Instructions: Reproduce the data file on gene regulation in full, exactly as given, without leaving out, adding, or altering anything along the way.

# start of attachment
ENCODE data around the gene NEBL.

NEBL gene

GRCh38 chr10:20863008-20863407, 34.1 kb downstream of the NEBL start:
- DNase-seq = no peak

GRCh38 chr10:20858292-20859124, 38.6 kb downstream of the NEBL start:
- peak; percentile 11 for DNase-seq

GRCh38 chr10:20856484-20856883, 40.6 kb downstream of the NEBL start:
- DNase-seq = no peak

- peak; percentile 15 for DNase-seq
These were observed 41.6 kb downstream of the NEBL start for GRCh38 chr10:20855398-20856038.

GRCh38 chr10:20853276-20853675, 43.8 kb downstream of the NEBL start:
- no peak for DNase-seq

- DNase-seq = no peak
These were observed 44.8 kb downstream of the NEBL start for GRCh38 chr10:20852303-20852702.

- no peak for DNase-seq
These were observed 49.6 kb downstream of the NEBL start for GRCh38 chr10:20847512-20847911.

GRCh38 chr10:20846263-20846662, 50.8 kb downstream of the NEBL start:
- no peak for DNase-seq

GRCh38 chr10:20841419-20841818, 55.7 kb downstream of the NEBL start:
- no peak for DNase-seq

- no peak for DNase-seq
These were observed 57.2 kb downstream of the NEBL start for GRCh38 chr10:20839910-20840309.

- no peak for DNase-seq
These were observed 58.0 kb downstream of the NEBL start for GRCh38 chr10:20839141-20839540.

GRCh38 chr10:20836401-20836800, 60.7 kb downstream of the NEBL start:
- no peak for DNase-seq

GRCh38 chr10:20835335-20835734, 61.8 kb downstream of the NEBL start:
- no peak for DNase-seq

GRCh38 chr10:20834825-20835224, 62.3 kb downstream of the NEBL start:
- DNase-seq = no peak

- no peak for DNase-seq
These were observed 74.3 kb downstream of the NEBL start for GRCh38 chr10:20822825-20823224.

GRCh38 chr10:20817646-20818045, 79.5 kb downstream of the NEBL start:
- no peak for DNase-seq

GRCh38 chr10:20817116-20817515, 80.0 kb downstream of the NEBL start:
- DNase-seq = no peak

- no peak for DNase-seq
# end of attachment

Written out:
ENCODE data around the gene NEBL.

NEBL gene

GRCh38 chr10:20863008-20863407, 34.1 kb downstream of the NEBL start:
- DNase-seq = no peak

GRCh38 chr10:20858292-20859124, 38.6 kb downstream of the NEBL start:
- peak; percentile 11 for DNase-seq

GRCh38 chr10:20856484-20856883, 40.6 kb downstream of the NEBL start:
- DNase-seq = no peak

- peak; percentile 15 for DNase-seq
These were observed 41.6 kb downstream of the NEBL start for GRCh38 chr10:20855398-20856038.

GRCh38 chr10:20853276-20853675, 43.8 kb downstream of the NEBL start:
- no peak for DNase-seq

- DNase-seq = no peak
These were observed 44.8 kb downstream of the NEBL start for GRCh38 chr10:20852303-20852702.

- no peak for DNase-seq
These were observed 49.6 kb downstream of the NEBL start for GRCh38 chr10:20847512-20847911.

GRCh38 chr10:20846263-20846662, 50.8 kb downstream of the NEBL start:
- no peak for DNase-seq

GRCh38 chr10:20841419-20841818, 55.7 kb downstream of the NEBL start:
- no peak for DNase-seq

- no peak for DNase-seq
These were observed 57.2 kb downstream of the NEBL start for GRCh38 chr10:20839910-20840309.

- no peak for DNase-seq
These were observed 58.0 kb downstream of the NEBL start for GRCh38 chr10:20839141-20839540.

GRCh38 chr10:20836401-20836800, 60.7 kb downstream of the NEBL start:
- no peak for DNase-seq

GRCh38 chr10:20835335-20835734, 61.8 kb downstream of the NEBL start:
- no peak for DNase-seq

GRCh38 chr10:20834825-20835224, 62.3 kb downstream of the NEBL start:
- DNase-seq = no peak

- no peak for DNase-seq
These were observed 74.3 kb downstream of the NEBL start for GRCh38 chr10:20822825-20823224.

GRCh38 chr10:20817646-20818045, 79.5 kb downstream of the NEBL start:
- no peak for DNase-seq

GRCh38 chr10:20817116-20817515, 80.0 kb downstream of the NEBL start:
- DNase-seq = no peak

- no peak for DNase-seq